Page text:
Not much is known about the life and habits of the roundscale spearfish. It gets large as in white marlin-size large. It is not just an eastern Atlantic species. It is relatively common here in the western Atlantic. Dr. Graves has been collecting DNA samples from every white marlin weighed in at the Mid-Atlantic $500,000 Tournament since 1992. It turns out that the winning white marlin has actually been a roundscale spearfish during a number of those tournaments. Overall, from 1992 through 2006, 18% of the “white marlin” weighed in have actually been roundscale spearfish which shows that these fish are fairly common. It you have done much fishing for white marlin in the mid-Atlantic, you have probably caught a roundscale spearfish. There is a lot left to be learned about our new billfish.

From a management standpoint, there was an immediate concern as to what this would mean with white marlin stock assessments. Did this new fish mean that the abundance of white marlin had been overestimated? Are white marlin in worse shape than we thought? Actually, it probably does not mean much. Since the roundscale spearfish has been counted as white marlin all along, the stock assessments have always been a combined assessment of the two species. At this point, there is no management plan for the roundscale spearfish. If you keep one, expect law enforcement to treat it like a white marlin until proven differently. It may save you some grief if it is long enough to meet the 66-inch minimum lower jaw fork length required for white marlin. The related, longbill spearfish, is illegal to keep at any size.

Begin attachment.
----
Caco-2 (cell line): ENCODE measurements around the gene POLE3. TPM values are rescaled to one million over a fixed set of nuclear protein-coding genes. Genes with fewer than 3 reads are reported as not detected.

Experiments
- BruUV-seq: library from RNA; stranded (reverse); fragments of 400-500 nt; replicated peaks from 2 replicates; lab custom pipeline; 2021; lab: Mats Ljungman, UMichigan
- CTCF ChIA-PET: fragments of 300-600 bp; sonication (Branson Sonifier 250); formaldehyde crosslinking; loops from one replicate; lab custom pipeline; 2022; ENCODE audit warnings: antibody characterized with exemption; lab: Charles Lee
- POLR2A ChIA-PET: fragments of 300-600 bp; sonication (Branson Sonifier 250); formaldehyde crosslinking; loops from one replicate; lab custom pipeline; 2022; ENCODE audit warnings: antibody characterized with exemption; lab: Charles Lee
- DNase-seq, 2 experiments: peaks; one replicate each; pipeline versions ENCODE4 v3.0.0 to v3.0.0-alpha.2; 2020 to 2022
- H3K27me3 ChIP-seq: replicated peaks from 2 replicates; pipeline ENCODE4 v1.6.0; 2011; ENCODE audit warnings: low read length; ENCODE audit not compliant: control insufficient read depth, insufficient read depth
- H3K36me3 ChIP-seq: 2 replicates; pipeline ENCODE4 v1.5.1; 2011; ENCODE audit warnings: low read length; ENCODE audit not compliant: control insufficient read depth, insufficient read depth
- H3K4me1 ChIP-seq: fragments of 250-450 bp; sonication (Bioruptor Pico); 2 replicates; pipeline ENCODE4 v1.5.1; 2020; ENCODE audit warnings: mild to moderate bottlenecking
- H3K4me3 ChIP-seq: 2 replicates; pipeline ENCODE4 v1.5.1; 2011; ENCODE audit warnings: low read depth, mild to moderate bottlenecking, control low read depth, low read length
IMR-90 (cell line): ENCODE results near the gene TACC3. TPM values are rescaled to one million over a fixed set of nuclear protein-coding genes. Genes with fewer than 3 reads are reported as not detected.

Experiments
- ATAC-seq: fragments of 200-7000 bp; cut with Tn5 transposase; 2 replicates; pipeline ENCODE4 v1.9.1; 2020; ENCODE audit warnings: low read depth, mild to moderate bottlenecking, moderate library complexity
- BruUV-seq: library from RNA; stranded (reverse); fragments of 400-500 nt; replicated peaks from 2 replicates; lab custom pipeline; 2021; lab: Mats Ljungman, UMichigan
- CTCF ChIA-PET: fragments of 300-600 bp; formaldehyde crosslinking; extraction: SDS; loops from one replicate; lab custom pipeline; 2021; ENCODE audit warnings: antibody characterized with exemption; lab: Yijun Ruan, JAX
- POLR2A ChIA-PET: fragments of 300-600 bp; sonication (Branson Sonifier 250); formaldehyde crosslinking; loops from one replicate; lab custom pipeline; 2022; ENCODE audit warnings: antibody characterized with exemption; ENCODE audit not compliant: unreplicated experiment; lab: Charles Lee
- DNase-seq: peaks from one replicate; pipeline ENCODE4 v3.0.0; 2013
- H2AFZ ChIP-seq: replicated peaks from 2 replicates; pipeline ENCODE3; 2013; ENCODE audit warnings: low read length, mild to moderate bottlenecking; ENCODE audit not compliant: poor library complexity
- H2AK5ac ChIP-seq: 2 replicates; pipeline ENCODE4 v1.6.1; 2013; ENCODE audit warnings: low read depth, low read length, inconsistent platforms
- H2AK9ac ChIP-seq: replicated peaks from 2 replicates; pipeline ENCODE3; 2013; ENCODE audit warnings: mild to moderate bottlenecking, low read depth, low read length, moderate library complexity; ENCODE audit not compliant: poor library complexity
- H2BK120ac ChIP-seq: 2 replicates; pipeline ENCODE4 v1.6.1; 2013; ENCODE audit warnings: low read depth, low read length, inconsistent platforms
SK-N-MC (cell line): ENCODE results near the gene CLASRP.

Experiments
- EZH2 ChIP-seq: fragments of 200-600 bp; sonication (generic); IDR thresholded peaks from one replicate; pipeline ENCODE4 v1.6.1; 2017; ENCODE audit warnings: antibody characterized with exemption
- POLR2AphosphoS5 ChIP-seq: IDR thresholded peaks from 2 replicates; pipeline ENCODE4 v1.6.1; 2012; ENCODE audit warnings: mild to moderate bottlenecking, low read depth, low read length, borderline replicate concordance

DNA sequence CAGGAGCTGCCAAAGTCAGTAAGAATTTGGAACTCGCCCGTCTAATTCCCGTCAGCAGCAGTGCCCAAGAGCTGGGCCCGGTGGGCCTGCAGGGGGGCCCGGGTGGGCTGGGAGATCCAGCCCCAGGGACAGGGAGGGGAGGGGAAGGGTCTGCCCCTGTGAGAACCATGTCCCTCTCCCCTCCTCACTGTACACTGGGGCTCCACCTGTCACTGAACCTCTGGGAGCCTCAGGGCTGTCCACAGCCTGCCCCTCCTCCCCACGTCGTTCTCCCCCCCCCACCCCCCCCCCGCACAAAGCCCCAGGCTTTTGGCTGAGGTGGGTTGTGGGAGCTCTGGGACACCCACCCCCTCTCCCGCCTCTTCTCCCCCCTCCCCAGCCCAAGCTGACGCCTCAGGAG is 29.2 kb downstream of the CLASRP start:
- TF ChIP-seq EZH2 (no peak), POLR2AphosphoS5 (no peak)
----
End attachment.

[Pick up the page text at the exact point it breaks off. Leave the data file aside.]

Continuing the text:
How do you identify a roundscale spearfish?

Look at the belly

Most of us do not have a molecular genetics lab handy so we need a way for the average angler to identify these fish. The most obvious way is by fin shape. This is also the worst way. Though roundscale spearfish do often have the


truncated dorsal and anal fins so can a white marlin. This means that “hatchet marlin” you just caught might be a roundscale spearfish or a white marlin. There are more predictable physical differences between the two species. The scales will look different. The individual scales of a white marlin are not very noticeable where those of the roundscale spearfish are much more distinct with a stippled look. The most sure way of telling them apart is to look at the anal fin and the anal vent. The front edge of the fin and the vent will be about 2 inches apart on a white marlin and about 5-6 inches (about the width of the anal fin) apart on a roundscale spearfish. So if you catch a white marlin that looks a little funny to you, look at the relationship of the fin and vent to see if you have caught a spearfish.


The Virginia Saltwater Fishing Tournament awards a trophy fish citation for any released spearfish, longbill or roundscale.

Billfish of the World

Family Xiphiidae:

Swordfish: Xiphias gladius

Family Istiophoridae:

Sailfish: Istiophorus platypterus

Black Marlin: Istiompax indica

Blue Marlin: Makaira nigricans

White Marlin: Kajikia albida

Striped Marlin: Kajikia audax

Shortbill Spearfish: Tetrapturus angustirostris

Mediterranean Spearfish: Tetrapturus belone

Roundscale Spearfish: Tetrapturus georgii

Longbill Spearfish: Tetrapturus pfluegeri

(Note: the genus and species names should be italicized)

For more information on the research of Dr. John Graves visit: http://www.vims.edu/about/directory/faculty/graves_je.php

Roundscale Spearfish:

One Response to Our New Billfish: A Rediscovery

  1. Hayden Bennett says:

    Very intuitive article that was fascinating to read. I have become an avid saltwater angler over the past decade and enjoy the science of the sport almost as much as the catch. I would also like to commend you for publishing such a timely article. It seems that over the past few years the white marling bite has been nothing short of spectacular. With that said, I look forward to being better equiped to deferentiate between the Roundscale and White Marlin.

    Keep up the good work!

    Hayden Bennett

Leave a Reply